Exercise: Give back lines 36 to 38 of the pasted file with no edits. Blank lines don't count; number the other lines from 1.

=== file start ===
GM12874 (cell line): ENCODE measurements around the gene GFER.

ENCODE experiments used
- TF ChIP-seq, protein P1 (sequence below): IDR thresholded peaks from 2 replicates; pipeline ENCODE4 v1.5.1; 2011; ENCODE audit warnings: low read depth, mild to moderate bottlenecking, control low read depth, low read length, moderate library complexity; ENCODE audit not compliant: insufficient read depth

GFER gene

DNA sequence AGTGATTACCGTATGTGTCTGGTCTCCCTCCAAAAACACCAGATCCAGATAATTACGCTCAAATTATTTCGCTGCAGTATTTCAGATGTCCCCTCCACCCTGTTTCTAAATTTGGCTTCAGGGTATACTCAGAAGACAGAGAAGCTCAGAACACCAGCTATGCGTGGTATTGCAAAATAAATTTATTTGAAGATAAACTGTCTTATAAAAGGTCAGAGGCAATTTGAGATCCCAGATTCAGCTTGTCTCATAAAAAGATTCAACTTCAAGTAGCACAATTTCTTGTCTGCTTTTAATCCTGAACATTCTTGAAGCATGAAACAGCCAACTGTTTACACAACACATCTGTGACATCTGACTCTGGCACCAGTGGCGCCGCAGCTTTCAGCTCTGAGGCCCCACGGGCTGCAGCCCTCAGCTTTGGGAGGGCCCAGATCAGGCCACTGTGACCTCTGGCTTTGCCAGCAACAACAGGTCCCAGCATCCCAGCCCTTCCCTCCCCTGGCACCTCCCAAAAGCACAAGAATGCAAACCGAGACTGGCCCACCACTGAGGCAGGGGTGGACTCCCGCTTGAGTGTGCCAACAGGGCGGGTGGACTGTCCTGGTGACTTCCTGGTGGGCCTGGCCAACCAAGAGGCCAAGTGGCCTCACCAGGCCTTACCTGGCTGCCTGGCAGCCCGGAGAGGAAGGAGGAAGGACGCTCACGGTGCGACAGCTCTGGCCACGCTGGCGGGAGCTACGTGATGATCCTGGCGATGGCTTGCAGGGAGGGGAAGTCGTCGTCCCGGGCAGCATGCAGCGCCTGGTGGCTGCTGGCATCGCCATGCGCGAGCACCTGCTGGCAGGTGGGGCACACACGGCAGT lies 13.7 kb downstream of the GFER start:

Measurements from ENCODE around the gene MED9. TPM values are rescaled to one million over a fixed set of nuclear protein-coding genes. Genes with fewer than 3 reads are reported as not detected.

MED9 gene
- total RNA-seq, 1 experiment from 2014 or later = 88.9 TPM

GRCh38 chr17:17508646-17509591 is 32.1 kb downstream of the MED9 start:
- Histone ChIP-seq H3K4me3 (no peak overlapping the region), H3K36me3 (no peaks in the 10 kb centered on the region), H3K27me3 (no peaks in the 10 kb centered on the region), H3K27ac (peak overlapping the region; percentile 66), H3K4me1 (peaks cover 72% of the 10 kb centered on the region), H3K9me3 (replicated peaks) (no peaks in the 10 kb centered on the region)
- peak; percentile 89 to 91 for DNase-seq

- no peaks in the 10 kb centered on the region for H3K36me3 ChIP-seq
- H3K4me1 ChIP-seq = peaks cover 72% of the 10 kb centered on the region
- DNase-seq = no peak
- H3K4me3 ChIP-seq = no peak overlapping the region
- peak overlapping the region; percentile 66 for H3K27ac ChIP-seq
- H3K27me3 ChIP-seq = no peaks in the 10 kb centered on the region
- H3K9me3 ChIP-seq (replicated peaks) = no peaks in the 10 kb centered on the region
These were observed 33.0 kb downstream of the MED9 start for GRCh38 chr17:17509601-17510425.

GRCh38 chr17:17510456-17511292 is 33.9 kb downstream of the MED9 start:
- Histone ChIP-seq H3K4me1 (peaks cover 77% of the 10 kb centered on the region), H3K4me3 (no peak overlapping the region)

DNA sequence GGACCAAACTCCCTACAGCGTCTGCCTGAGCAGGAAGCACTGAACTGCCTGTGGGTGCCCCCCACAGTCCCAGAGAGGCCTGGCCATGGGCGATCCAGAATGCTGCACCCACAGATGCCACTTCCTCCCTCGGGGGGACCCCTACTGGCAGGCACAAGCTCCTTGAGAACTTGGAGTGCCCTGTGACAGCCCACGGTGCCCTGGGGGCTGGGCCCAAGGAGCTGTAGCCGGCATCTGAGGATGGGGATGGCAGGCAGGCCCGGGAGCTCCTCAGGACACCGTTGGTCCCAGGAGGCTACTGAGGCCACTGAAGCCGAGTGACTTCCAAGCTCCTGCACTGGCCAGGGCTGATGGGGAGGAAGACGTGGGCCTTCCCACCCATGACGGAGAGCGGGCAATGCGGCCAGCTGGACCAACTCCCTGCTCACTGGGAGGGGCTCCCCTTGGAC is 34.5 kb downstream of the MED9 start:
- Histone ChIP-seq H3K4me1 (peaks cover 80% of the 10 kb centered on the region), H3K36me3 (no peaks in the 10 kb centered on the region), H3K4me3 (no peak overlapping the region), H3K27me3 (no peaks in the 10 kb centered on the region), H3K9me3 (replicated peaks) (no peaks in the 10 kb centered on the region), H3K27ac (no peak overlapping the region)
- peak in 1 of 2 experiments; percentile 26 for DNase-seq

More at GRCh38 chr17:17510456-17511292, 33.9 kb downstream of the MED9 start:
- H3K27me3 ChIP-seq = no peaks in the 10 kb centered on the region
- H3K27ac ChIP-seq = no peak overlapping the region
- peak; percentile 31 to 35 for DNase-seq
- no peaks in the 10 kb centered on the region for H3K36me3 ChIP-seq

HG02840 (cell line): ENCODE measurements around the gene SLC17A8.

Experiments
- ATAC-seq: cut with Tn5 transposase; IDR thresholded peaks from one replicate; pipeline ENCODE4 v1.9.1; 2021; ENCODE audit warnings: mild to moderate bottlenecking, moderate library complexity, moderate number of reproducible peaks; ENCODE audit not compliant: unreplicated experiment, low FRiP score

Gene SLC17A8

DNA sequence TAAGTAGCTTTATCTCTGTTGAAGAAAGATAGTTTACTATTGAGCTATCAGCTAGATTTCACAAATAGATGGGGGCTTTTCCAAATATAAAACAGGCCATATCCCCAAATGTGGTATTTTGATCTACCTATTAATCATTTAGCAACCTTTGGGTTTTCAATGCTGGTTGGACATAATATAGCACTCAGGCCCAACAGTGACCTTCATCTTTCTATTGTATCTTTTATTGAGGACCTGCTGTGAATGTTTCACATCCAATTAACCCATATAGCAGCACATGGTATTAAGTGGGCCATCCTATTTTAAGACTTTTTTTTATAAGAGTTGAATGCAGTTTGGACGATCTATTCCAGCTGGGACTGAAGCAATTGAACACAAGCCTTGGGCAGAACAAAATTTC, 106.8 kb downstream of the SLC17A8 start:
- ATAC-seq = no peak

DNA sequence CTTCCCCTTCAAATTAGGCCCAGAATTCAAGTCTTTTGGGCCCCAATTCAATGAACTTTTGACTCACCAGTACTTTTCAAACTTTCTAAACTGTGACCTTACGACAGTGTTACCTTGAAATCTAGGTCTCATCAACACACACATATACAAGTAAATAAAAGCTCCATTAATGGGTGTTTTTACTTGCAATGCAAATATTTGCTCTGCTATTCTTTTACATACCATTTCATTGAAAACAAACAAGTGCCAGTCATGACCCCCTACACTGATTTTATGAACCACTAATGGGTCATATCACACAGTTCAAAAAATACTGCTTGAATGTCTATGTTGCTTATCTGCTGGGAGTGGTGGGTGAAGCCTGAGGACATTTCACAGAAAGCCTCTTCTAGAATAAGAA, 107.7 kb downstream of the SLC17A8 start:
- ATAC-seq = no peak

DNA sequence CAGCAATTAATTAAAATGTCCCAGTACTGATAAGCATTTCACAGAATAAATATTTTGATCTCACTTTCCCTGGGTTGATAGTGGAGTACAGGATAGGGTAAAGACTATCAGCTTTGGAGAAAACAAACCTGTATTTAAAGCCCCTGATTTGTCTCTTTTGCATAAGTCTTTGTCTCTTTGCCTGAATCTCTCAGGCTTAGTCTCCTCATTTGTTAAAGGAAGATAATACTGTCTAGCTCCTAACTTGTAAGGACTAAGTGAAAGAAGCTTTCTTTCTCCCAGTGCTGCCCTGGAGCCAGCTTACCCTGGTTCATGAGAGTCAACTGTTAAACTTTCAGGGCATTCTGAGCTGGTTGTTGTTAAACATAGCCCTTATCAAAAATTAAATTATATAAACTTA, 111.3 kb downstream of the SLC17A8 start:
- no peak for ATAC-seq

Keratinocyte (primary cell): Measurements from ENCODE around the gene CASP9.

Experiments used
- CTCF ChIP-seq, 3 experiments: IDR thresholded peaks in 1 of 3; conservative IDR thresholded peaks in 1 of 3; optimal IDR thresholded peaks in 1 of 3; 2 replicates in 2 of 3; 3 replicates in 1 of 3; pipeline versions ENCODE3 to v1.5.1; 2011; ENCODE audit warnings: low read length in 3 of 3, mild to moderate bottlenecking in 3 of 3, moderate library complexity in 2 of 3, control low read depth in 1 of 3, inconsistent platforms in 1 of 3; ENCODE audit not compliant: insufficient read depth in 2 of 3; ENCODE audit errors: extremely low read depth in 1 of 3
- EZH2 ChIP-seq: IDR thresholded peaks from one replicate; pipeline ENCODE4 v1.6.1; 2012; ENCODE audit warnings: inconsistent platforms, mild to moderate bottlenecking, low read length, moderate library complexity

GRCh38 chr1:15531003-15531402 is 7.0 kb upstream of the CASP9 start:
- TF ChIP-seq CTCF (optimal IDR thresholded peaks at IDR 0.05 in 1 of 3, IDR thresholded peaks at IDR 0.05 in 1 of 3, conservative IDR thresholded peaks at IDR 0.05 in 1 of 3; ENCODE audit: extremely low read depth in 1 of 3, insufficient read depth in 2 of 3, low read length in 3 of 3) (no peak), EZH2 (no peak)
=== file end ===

DNA sequence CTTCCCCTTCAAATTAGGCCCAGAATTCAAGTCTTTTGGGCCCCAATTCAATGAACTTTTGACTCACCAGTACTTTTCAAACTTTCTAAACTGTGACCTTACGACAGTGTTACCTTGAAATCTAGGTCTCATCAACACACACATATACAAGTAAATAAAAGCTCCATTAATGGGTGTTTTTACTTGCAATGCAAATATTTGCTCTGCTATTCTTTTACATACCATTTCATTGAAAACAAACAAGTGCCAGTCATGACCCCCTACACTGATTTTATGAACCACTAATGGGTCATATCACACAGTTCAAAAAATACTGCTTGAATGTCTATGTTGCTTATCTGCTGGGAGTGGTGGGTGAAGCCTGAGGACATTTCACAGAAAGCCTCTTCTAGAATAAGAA, 107.7 kb downstream of the SLC17A8 start:
- ATAC-seq = no peak

DNA sequence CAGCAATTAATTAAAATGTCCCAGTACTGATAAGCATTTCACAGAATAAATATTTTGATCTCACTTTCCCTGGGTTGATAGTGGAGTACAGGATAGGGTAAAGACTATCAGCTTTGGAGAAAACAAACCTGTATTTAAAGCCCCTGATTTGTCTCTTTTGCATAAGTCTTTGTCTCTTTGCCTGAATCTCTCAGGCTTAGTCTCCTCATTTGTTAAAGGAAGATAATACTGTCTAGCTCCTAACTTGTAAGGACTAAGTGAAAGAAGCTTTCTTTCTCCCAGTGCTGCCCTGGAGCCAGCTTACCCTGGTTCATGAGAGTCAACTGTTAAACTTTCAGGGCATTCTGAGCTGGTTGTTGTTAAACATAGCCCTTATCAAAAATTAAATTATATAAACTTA, 111.3 kb downstream of the SLC17A8 start: